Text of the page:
Meredith L. Patterson
Bio: Meredith L. Patterson (born April 30, 1977) is an American technologist, science fiction writer, and journalist. She has spoken at numerous industry conferences on a wide range of topics. She is also a blogger and software developer, and a leading figure in the biopunk movement.
Patterson is known for her work in computational linguistics and its applications to computer security. In 2005, she presented the first parse tree validation technique for stopping SQL injection attacks at the Black Hat conference in Las Vegas.
She has integrated her support vector machine datamining library inside of PostgreSQL to provide a “query-by-example” extension to the SQL language, allowing DBAs to quickly and easily form complex datamining requests based on example positive and negative inputs. While this work was initially funded by Google’s Summer of Code program, Patterson’s datamining work now forms the basis of her startup, Osogato, which couples the datamining database with acoustic feature extractors allowing users to create playlists from their own music collections and find new music based on the inherent properties of the music they provide as sample inputs. Osogato was launched at SuperHappyDevHouse.
Prior to founding Osogato, Patterson worked for Mu Security (now Mu Dynamics). Before that, she was a PhD student at the University of Iowa. She did her undergrad in linguistics at the University of Houston and received her Masters in linguistics from the University of Iowa.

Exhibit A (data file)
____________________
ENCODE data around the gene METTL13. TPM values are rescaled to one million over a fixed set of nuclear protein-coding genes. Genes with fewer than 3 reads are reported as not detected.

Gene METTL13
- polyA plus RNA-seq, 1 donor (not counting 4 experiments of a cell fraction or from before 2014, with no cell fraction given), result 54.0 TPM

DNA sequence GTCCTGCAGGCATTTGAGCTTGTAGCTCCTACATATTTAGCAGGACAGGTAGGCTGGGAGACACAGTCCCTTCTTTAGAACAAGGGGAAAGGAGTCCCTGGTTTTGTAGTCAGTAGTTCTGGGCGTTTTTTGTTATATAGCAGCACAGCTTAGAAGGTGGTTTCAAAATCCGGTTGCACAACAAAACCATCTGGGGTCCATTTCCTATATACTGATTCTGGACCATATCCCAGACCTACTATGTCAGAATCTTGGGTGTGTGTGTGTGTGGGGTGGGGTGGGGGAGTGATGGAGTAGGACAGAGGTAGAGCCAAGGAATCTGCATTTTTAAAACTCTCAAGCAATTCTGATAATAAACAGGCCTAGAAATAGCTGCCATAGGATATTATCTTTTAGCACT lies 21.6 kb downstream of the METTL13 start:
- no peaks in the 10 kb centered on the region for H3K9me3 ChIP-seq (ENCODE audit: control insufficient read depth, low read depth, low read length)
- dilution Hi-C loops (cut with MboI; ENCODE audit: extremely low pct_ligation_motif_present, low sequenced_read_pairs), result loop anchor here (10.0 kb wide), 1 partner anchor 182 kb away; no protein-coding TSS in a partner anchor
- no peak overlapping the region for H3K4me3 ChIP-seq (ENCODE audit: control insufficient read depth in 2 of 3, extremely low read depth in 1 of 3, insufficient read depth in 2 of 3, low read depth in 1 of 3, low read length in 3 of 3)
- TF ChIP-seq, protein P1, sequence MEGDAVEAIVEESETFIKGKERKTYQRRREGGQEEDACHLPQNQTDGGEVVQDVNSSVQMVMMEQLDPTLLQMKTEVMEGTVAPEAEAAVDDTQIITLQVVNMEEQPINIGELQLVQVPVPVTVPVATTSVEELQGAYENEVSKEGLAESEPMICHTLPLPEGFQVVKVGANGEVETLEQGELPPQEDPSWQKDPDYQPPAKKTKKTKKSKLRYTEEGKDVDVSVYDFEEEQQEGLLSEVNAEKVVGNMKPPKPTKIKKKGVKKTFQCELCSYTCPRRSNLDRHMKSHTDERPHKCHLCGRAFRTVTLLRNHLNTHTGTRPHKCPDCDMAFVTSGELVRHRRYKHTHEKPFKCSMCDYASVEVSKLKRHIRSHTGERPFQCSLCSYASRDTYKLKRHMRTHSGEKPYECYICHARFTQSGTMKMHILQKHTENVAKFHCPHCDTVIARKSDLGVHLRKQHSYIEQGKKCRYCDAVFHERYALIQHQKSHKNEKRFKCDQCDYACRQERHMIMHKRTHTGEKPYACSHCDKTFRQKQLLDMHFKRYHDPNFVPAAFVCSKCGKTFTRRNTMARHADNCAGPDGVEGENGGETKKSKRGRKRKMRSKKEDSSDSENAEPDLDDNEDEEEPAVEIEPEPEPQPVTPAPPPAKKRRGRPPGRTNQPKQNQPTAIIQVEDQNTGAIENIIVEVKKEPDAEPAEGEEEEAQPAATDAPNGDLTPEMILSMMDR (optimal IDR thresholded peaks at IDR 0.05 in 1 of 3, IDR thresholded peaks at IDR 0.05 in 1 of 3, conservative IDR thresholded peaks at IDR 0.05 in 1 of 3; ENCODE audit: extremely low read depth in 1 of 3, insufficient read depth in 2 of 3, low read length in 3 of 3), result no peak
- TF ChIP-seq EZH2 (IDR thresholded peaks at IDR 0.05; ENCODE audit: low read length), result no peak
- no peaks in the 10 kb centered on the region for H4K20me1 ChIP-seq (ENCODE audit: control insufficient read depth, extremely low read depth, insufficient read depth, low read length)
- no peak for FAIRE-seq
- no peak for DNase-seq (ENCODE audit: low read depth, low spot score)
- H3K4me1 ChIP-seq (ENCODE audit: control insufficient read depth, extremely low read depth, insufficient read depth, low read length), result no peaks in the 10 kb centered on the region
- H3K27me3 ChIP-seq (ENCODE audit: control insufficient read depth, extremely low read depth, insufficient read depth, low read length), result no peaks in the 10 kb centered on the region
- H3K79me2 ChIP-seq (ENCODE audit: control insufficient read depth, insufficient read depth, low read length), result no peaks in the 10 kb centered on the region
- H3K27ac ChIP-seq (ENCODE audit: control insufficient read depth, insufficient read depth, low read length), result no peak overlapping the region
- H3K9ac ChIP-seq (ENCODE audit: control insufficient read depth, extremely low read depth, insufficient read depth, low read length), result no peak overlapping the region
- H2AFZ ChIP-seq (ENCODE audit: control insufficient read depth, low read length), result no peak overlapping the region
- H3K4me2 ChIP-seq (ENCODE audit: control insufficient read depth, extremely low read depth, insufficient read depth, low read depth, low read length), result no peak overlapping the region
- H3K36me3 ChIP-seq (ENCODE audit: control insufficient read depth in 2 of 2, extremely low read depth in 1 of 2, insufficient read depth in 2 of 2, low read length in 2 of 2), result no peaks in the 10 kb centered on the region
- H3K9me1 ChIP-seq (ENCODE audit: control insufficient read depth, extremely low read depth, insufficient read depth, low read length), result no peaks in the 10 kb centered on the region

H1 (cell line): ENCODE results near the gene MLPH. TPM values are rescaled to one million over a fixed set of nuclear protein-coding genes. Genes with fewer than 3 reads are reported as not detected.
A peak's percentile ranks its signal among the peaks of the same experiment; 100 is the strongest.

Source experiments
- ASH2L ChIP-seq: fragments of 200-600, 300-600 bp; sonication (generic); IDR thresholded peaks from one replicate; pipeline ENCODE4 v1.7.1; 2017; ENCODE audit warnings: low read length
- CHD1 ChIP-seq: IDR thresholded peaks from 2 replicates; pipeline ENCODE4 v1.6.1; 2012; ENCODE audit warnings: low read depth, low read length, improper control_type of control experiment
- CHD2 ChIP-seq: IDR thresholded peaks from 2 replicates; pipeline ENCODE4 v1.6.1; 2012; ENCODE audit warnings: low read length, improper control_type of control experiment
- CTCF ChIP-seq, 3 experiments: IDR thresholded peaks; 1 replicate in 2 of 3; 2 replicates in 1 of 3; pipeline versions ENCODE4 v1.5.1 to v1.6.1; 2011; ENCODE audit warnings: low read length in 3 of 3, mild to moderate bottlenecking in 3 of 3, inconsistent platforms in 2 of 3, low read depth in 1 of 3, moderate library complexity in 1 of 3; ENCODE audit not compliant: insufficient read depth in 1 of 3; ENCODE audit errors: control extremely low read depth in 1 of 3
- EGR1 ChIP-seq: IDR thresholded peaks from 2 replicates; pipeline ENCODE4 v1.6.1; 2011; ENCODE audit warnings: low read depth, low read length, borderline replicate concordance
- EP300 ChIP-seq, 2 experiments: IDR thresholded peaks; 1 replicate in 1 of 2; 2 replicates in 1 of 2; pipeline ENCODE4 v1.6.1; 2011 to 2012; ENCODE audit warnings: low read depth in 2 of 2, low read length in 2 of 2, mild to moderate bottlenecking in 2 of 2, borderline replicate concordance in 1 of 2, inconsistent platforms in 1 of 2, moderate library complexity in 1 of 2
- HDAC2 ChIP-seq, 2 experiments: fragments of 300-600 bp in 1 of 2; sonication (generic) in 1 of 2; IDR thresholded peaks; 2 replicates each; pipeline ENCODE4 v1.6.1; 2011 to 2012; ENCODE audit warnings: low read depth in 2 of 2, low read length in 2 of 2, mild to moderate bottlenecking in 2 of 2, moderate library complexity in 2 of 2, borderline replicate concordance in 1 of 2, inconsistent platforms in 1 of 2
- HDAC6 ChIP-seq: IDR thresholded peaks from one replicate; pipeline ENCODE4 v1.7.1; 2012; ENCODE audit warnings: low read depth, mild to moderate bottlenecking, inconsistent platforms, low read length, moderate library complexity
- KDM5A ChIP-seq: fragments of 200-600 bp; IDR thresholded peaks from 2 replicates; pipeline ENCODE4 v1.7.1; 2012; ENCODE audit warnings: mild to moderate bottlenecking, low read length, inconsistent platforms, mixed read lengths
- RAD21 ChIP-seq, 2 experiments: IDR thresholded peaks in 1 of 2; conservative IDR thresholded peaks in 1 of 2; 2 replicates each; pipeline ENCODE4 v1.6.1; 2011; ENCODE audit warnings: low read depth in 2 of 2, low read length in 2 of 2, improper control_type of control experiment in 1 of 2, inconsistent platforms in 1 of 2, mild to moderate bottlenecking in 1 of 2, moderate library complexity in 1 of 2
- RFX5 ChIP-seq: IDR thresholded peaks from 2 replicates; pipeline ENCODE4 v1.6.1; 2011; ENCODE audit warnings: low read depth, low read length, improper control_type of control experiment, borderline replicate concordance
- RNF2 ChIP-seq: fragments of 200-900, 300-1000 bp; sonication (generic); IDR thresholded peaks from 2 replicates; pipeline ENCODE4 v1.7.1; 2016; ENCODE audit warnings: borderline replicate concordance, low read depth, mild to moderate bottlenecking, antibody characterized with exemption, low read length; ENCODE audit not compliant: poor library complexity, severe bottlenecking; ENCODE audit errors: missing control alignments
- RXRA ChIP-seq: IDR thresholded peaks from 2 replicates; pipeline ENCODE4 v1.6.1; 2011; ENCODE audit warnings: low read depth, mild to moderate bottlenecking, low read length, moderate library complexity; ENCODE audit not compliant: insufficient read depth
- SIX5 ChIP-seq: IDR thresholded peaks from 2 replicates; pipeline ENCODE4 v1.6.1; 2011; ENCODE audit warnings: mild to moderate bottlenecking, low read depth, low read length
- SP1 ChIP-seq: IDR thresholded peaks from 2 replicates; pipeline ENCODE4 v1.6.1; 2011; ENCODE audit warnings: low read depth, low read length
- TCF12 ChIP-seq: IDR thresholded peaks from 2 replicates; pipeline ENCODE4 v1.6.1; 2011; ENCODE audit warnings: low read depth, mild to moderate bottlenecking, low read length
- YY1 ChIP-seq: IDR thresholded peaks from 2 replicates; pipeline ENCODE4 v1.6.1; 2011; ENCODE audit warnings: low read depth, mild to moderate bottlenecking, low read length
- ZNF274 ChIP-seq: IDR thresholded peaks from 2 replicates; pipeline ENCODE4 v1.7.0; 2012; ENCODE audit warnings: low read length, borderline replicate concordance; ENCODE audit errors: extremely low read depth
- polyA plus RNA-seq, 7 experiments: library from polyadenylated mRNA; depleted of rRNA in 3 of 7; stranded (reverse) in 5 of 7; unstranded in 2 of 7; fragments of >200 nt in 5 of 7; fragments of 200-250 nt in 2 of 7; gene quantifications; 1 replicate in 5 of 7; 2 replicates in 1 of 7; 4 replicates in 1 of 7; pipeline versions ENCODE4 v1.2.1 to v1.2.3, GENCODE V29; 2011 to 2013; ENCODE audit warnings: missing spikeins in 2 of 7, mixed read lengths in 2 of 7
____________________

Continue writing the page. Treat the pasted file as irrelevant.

Patterson has contributed to multiple open-source database software projects, including SciTools, Klein, QBE, and written patches to PostgreSQL. Her “Dejector” library integrates with PostgreSQL to implement the SQL injection approach taken in her Black Hat paper. Patterson is also credited with contributing to the Summer of Code project Firekeeper, which her husband mentored.
In 2009 at BlackHat, Dan Kaminsky presented joint work with Patterson and Sassaman, revealing pervasive flaws in the Internet’s certificate authority infrastructure. Their work revealed that existing web browsers could be fooled into accepting fraudulent X.509 certificates.
As our “voyage of the Beagle” continues, the language-theoretic security framework, initially proposed by Len Sassaman, Meredith L. Patterson, and Sergey Bratus, has developed not only as a descriptive framework for the classification of vulnerabilities, but a constructive framework for conceptualizing and reducing to practice both “weird machines” in the most unusual places and engineering principles for more attack-resistant, more performant software. In this talk, we’ll highlight an important example of LANGSEC in practice before we even gave it that name, follow the growth in the field over the last two years, and give a look ahead at just some of the directions in which the field is expanding.